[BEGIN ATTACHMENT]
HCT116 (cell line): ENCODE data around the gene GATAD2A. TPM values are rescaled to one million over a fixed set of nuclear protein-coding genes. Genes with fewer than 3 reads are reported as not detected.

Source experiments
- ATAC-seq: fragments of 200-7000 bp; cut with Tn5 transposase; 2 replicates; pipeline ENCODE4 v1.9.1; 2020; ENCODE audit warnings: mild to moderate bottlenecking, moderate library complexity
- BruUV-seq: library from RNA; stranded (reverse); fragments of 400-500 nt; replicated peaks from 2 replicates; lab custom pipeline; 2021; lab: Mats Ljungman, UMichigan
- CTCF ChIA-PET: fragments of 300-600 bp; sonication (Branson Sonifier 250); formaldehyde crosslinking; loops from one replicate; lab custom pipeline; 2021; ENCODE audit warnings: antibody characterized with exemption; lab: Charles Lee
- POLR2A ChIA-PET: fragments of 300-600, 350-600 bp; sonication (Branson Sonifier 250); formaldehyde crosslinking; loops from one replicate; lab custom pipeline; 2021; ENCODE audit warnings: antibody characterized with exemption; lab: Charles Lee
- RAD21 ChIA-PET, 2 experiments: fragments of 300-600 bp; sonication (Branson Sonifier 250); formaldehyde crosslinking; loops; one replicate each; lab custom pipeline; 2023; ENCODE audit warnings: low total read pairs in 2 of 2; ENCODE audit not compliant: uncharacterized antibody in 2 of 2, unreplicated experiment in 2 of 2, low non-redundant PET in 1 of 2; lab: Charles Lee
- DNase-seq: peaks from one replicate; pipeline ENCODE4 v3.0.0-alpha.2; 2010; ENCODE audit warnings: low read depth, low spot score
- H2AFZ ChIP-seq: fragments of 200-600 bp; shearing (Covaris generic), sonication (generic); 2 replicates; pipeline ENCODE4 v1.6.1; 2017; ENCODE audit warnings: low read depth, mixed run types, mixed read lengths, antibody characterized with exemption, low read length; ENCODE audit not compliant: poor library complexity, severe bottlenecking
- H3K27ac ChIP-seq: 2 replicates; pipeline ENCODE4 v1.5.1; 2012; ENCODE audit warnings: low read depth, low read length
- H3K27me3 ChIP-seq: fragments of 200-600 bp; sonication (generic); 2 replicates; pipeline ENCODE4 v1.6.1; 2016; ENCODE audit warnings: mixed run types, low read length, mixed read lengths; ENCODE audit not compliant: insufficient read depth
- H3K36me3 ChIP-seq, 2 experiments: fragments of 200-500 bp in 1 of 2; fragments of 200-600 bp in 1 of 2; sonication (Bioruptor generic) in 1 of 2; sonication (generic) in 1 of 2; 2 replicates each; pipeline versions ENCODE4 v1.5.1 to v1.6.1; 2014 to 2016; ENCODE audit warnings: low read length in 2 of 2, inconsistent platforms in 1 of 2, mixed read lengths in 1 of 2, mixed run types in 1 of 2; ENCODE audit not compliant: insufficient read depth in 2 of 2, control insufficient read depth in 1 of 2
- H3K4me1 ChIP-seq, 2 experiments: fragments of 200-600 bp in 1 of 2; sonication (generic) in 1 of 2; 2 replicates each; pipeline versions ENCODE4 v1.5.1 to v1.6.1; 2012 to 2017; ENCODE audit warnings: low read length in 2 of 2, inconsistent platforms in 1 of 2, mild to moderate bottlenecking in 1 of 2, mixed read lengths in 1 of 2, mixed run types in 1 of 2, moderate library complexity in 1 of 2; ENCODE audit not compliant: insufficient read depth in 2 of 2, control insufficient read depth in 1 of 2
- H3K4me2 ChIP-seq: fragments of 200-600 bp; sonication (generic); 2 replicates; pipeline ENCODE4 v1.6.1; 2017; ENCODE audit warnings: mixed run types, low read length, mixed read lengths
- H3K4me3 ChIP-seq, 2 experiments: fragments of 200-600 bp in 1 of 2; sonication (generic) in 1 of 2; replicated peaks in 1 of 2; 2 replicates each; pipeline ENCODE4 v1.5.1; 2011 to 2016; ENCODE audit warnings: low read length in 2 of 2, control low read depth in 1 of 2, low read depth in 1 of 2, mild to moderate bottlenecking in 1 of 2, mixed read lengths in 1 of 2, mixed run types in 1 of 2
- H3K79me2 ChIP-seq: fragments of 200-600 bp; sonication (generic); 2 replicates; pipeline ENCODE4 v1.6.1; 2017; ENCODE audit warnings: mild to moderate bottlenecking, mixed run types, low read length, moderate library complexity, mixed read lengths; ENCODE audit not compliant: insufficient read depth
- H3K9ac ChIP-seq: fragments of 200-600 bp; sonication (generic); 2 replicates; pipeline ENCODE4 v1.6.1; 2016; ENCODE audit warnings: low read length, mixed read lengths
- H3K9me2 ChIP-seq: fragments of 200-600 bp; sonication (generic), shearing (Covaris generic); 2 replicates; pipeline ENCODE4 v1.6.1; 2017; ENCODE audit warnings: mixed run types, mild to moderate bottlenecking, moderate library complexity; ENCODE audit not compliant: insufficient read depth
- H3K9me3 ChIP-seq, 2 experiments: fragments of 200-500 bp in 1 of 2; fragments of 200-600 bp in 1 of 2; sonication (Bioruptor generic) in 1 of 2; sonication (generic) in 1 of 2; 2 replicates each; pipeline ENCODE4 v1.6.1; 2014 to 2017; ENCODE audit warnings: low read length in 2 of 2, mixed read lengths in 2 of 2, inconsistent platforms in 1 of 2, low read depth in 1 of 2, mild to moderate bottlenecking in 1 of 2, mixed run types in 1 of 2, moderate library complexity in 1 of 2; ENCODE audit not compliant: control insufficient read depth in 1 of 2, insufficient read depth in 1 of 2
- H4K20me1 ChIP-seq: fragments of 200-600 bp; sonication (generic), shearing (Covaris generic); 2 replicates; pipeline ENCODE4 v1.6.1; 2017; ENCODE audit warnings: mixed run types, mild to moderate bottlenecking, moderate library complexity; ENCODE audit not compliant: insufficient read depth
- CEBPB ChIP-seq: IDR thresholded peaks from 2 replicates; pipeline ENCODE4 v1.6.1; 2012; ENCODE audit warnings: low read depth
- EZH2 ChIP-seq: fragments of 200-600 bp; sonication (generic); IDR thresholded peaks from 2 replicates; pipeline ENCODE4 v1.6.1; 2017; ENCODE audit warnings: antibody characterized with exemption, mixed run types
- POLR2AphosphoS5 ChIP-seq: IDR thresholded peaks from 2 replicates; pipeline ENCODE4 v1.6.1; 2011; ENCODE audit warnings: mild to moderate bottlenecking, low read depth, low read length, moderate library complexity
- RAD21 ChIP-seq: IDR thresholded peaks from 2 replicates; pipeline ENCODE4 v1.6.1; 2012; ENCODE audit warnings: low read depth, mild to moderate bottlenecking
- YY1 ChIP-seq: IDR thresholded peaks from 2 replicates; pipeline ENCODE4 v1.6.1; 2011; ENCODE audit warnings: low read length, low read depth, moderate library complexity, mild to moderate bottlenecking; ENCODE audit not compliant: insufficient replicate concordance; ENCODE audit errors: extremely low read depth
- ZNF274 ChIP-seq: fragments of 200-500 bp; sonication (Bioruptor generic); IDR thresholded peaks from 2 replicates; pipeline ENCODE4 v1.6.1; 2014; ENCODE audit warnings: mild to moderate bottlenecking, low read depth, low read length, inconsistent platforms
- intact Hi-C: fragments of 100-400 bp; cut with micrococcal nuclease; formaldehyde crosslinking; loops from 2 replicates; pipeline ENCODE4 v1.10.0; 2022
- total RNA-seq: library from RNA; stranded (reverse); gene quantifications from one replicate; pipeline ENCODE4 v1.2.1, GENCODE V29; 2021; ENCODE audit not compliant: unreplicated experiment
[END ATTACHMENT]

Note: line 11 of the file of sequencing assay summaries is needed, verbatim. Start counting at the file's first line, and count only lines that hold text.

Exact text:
- H3K27me3 ChIP-seq: fragments of 200-600 bp; sonication (generic); 2 replicates; pipeline ENCODE4 v1.6.1; 2016; ENCODE audit warnings: mixed run types, low read length, mixed read lengths; ENCODE audit not compliant: insufficient read depth